Linebacker is another story.  The Midshipmen return just one part-time starter to the four-man crew.  Tyler Simmons recorded 68 tackles, so he saw extensive playing time, but the other three projected starters combined for less than 10 tackles last year.

The defensive line is in better shape with the return of nose tackle Chase Burge and end Jabaree Tuani. 

Navy’s defense will be a bit more generous in 2010, but the Midshipmen can equal their 10-win season even if they give up five more points per game.  Look for defensive averages of 24 points and 350-375 yards allowed per game.

Schedule: The slate is an easier one than 2009.  Navy has home games with Georgia Southern, SMU, Duke, Central Michigan, and Arkansas State.  They face Maryland, Notre Dame, and Army on neutral sites, and they play at Louisiana Tech, Air Force, Wake Forest, and East Carolina.  Nine regular season wins look almost like a given, and we believe they will retain the Commander-in-Chief trophy with a sweep of their rivals.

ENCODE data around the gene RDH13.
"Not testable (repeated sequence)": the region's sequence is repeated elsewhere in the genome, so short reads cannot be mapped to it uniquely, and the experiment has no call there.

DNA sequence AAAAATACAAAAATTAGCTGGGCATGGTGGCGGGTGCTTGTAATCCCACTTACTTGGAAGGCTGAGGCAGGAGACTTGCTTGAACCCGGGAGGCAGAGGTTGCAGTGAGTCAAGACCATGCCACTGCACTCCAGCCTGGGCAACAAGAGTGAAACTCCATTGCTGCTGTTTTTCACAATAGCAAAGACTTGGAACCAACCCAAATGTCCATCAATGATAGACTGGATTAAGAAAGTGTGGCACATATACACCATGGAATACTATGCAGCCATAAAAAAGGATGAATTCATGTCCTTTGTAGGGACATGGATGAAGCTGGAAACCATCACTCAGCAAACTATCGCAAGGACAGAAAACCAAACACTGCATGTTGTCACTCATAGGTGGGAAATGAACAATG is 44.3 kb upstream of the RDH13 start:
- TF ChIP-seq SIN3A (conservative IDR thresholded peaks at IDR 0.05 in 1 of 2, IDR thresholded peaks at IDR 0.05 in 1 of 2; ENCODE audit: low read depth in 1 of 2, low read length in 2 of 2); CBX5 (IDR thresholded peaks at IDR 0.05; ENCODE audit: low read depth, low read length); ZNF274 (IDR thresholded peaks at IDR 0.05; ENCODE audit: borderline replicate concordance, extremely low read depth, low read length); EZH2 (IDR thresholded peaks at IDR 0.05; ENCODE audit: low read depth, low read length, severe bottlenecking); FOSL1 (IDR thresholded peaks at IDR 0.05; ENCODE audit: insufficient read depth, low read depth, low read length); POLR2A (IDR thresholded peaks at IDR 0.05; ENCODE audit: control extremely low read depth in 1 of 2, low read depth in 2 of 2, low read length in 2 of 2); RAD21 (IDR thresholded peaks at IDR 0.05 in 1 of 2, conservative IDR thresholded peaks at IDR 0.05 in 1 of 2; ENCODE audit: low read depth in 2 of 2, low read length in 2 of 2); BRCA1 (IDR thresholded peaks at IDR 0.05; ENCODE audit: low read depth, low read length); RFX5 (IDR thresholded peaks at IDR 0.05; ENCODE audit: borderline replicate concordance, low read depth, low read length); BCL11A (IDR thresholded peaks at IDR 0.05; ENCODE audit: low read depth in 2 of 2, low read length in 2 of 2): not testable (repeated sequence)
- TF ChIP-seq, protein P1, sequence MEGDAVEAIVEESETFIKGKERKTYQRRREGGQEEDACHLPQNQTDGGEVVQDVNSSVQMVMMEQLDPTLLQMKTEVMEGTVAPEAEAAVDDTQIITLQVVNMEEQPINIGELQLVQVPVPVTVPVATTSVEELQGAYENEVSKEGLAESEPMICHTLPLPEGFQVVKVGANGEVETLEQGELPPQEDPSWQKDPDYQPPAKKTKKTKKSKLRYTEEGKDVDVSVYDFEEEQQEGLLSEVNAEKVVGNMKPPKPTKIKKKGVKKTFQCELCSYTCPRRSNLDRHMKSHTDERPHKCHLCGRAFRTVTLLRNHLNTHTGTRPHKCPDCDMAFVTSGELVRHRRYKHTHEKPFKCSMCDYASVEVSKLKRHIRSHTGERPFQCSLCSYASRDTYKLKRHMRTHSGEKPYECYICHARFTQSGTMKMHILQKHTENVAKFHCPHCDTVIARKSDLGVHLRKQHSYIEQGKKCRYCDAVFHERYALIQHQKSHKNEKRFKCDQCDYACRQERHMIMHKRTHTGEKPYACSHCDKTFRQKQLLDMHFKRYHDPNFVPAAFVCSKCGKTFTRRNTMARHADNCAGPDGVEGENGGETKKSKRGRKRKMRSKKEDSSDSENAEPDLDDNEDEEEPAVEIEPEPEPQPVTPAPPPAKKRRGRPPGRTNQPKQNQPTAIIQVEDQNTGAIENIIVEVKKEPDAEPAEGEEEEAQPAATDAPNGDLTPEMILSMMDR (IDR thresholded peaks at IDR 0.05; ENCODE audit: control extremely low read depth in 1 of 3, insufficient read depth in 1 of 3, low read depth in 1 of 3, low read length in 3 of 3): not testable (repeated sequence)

Team Notre Dame Fighting Irish
Head Coach Brian Kelly
Colors Navy and Gold
City South Bend, IN
2009 Record              
Overall 6-6
PiRate Rating 111.1
National Rating 33
2010 Prediction              
Overall 8-4


Offense: Brian Kelly arrives from Cincinnati to resurrect a program that has fallen on hard times.  The Irish lost 21 games in the last three years, the worst in its storied history.  Kelly is the best fit in South Bend since Frank Leahy.  Now if he can just recruit the next Angelo Bertelli, Johnny Lujack, and Leon Hart.

The Irish will change from a pro-style attack to the spread.  Kelly will have to break in a new quarterback, and the projected starter is coming off ACL Surgery.  Dayne Crist saw limited action in 2009, and he may have some mobility problems running the new offense.